Half of UK enterprises are ignoring our cyber security advice, says government

Two thirds of large businesses in the UK experienced a cyber breach or attack in the past year, according to new government research.

The government said some of the breaches caused millions of pounds in damages, but the most common attacks – involving viruses, spyware or malware – could have been detected using its Cyber Essentials scheme.

The survey found that while one in four large firms experiencing a breach did so at least once a month, only half have taken its recommended actions to identify and address vulnerabilities.

Even fewer, about a third of all firms, had formal written cyber security policies and only 10% had an incident management plan in place.

Ed Vaizey, minister for the digital economy, said companies can do more to protect their data.

“Too many firms are losing money, data and consumer confidence with the vast number of cyber attacks,” he said. “It’s absolutely crucial businesses are secure and can protect data. As a minimum, companies should take action by adopting the Cyber Essentials scheme which will help them protect themselves.”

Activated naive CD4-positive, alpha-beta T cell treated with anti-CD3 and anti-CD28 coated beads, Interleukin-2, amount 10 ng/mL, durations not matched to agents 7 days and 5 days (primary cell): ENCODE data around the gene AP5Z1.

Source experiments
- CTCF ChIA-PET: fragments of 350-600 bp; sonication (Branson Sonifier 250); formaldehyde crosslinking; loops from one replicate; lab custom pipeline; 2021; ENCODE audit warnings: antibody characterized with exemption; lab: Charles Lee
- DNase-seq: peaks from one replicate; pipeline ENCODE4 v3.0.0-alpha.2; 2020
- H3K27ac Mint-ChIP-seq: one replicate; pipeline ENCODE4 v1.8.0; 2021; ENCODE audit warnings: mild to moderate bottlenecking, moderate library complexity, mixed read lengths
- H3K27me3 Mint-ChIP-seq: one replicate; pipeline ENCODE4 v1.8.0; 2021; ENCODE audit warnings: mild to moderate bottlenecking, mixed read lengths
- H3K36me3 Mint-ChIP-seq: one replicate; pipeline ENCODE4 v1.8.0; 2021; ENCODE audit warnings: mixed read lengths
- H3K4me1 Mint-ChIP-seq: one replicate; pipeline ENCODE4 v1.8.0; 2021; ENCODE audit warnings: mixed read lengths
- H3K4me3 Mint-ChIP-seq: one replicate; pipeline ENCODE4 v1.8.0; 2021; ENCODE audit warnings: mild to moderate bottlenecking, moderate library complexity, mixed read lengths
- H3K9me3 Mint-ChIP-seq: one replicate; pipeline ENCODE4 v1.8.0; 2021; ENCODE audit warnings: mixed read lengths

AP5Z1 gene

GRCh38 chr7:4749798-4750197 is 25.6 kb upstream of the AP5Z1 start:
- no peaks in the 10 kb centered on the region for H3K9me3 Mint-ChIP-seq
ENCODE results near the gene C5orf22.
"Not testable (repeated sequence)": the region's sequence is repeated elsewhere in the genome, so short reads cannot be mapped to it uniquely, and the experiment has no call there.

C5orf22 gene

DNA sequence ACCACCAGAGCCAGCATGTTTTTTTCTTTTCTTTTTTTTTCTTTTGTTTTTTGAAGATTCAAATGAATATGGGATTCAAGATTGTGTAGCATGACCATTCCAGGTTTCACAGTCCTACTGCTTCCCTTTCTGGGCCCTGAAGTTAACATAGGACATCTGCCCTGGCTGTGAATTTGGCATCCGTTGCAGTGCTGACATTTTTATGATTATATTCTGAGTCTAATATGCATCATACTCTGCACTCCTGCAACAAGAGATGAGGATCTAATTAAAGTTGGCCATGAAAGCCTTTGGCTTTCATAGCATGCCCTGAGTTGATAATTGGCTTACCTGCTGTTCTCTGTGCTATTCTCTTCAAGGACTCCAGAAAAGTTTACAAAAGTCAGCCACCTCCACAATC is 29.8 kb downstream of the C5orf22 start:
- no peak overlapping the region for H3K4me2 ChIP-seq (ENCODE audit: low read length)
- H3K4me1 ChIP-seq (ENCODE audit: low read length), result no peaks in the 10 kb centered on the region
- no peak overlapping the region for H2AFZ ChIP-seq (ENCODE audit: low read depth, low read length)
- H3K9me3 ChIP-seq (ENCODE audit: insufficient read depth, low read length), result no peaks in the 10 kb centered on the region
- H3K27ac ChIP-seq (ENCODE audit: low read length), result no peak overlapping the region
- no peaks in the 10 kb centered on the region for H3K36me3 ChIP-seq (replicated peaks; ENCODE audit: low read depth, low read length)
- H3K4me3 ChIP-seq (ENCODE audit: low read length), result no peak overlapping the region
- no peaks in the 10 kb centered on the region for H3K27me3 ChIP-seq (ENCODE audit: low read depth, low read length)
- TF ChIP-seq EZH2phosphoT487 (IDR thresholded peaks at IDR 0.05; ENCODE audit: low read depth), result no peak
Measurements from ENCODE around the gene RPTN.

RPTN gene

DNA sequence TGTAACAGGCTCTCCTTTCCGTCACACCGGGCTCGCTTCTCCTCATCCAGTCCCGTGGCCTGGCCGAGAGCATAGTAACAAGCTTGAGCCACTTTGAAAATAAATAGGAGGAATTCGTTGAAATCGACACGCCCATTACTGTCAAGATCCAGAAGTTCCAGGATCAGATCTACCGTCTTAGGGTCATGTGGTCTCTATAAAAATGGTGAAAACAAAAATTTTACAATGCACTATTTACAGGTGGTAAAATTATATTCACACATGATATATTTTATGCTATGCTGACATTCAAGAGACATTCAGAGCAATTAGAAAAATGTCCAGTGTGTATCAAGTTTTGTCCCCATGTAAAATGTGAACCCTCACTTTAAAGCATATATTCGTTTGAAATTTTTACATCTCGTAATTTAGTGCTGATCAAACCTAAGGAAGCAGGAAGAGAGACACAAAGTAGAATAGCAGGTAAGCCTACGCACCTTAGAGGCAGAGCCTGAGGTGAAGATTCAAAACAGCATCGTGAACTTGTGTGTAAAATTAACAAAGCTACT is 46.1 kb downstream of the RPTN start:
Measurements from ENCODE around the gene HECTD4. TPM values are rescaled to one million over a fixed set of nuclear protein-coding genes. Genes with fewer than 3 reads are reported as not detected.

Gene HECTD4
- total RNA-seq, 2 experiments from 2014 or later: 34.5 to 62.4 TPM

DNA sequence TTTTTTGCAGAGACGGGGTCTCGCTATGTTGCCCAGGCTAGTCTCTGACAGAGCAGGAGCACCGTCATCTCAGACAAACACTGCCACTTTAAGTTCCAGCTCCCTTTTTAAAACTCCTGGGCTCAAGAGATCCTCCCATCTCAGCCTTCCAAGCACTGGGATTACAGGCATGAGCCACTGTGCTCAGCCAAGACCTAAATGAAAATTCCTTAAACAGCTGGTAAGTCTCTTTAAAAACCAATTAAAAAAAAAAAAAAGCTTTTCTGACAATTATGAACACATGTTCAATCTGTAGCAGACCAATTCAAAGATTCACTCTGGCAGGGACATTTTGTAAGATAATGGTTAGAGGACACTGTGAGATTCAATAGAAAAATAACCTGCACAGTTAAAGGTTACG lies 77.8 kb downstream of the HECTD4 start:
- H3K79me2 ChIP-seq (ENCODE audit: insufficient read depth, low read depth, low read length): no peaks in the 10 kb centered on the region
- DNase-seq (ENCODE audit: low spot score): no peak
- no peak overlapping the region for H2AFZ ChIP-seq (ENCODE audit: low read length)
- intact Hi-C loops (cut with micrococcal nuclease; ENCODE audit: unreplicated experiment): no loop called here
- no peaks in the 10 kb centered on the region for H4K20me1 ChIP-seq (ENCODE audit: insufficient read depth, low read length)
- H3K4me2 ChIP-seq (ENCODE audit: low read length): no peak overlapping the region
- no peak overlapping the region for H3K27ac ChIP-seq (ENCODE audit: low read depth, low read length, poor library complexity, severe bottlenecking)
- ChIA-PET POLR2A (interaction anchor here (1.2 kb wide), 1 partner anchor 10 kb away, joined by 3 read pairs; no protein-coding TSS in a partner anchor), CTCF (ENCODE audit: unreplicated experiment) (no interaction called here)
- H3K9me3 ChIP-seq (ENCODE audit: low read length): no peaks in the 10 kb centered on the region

>See also: Top 10 most devastating cyber hacks

Results from the survey were released alongside the government’s new Cyber Governance Health Check, launched in response to a cyber attack on TalkTalk in October 2015 that saw personal details of up to 4 million customers accessed.

Almost half of FTSE 350 businesses regard cyber attacks as the biggest threat to their business when compared with other key risks – up from 29% in 2014 – according to the survey.  

It also found that only a third of FTSE 350 businesses understand the threat of a cyber attack, and just one in five companies have a clear view of the dangers of sharing information with third parties.

Many firms are, however, getting better at managing cyber risks, with almost two thirds now setting out their approach to cyber security in their annual report.

The government has pledged to invest £1.9 billion in tackling cybercrime over the next five years and has encouraged all businesses to take action.

Its ‘10 Steps to Cyber Security’ provides advice to large businesses, while the Cyber Essentials scheme is available to all UK firms. The government is also creating a National Cyber Security Centre that gives businesses a ‘one-stop-shop’ for cyber security support.

A new national cyber security strategy will be published later in 2016 setting out the government's plans to improve cyber security for the public sector, private sector and consumers.   

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Ben Rossi

Ben was Vitesse Media's editorial director, leading content creation and editorial strategy across all Vitesse products, including its market-leading B2B and consumer magazines, websites, research and...

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